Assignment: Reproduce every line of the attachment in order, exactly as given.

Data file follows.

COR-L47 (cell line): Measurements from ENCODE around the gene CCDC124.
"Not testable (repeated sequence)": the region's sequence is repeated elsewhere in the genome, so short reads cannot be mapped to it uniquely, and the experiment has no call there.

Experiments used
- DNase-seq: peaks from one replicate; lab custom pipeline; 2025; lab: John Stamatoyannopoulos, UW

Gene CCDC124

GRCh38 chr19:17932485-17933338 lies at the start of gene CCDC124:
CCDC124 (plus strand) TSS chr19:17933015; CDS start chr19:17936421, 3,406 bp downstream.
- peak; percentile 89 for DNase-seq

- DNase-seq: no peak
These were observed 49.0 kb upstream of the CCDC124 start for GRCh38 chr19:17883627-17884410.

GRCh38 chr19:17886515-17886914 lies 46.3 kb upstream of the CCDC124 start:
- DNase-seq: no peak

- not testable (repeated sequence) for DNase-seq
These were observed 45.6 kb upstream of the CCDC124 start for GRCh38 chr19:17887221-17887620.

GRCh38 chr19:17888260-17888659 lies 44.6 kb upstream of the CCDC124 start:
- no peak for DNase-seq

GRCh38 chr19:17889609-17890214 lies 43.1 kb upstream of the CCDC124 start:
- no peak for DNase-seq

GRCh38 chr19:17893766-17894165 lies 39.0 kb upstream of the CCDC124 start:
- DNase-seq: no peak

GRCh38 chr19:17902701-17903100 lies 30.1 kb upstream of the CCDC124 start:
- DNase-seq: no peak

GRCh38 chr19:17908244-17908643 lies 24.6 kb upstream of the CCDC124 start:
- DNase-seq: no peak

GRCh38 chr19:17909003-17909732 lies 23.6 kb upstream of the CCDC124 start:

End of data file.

COR-L47 (cell line): Measurements from ENCODE around the gene CCDC124.
"Not testable (repeated sequence)": the region's sequence is repeated elsewhere in the genome, so short reads cannot be mapped to it uniquely, and the experiment has no call there.

Experiments used
- DNase-seq: peaks from one replicate; lab custom pipeline; 2025; lab: John Stamatoyannopoulos, UW

Gene CCDC124

GRCh38 chr19:17932485-17933338 lies at the start of gene CCDC124:
CCDC124 (plus strand) TSS chr19:17933015; CDS start chr19:17936421, 3,406 bp downstream.
- peak; percentile 89 for DNase-seq

- DNase-seq: no peak
These were observed 49.0 kb upstream of the CCDC124 start for GRCh38 chr19:17883627-17884410.

GRCh38 chr19:17886515-17886914 lies 46.3 kb upstream of the CCDC124 start:
- DNase-seq: no peak

- not testable (repeated sequence) for DNase-seq
These were observed 45.6 kb upstream of the CCDC124 start for GRCh38 chr19:17887221-17887620.

GRCh38 chr19:17888260-17888659 lies 44.6 kb upstream of the CCDC124 start:
- no peak for DNase-seq

GRCh38 chr19:17889609-17890214 lies 43.1 kb upstream of the CCDC124 start:
- no peak for DNase-seq

GRCh38 chr19:17893766-17894165 lies 39.0 kb upstream of the CCDC124 start:
- DNase-seq: no peak

GRCh38 chr19:17902701-17903100 lies 30.1 kb upstream of the CCDC124 start:
- DNase-seq: no peak

GRCh38 chr19:17908244-17908643 lies 24.6 kb upstream of the CCDC124 start:
- DNase-seq: no peak

GRCh38 chr19:17909003-17909732 lies 23.6 kb upstream of the CCDC124 start: